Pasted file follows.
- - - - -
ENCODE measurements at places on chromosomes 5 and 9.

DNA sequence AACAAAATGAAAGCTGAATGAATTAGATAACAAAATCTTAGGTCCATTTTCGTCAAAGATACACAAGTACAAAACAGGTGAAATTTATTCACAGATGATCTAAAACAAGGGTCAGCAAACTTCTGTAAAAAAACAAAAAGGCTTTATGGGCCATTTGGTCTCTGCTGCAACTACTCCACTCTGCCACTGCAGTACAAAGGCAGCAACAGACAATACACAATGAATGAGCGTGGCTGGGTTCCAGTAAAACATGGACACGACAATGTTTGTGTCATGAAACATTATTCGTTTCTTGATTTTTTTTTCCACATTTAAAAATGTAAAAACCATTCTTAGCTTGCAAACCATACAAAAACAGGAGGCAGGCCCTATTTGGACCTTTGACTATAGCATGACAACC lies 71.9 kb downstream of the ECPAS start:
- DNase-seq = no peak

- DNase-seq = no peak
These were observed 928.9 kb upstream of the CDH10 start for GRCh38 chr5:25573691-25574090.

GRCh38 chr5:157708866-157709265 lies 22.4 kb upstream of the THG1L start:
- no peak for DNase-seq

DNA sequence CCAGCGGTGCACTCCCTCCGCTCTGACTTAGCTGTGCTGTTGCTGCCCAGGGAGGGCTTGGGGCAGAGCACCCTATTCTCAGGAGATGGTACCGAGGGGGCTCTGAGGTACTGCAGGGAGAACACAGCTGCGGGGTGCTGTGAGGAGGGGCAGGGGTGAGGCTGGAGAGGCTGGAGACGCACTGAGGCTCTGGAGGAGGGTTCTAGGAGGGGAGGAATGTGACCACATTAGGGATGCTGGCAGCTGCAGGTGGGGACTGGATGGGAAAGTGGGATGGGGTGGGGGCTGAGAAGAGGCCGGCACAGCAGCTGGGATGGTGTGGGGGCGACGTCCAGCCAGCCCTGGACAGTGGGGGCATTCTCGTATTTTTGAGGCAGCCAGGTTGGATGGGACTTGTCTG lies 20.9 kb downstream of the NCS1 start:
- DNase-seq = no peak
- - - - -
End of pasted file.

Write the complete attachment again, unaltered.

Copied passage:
ENCODE measurements at places on chromosomes 5 and 9.

DNA sequence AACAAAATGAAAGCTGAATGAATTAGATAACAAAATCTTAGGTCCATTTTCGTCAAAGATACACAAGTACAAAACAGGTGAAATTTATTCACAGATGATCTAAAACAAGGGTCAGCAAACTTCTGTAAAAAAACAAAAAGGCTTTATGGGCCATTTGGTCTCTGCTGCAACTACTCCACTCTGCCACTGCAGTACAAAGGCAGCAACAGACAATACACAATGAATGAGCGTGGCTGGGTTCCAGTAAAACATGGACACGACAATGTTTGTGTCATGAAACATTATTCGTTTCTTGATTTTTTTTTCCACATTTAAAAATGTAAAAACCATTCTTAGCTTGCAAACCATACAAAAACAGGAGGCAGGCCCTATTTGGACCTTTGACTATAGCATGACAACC lies 71.9 kb downstream of the ECPAS start:
- DNase-seq = no peak

- DNase-seq = no peak
These were observed 928.9 kb upstream of the CDH10 start for GRCh38 chr5:25573691-25574090.

GRCh38 chr5:157708866-157709265 lies 22.4 kb upstream of the THG1L start:
- no peak for DNase-seq

DNA sequence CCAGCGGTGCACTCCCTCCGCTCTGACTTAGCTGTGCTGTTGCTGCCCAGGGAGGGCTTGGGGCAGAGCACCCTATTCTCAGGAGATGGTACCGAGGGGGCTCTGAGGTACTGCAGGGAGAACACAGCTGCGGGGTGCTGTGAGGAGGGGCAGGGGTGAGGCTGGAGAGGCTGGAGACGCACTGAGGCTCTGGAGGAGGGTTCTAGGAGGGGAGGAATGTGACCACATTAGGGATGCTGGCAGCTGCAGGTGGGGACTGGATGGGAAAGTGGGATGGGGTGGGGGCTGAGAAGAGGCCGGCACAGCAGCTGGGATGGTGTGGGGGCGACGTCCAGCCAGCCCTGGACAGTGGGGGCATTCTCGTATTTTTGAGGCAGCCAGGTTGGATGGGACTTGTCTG lies 20.9 kb downstream of the NCS1 start:
- DNase-seq = no peak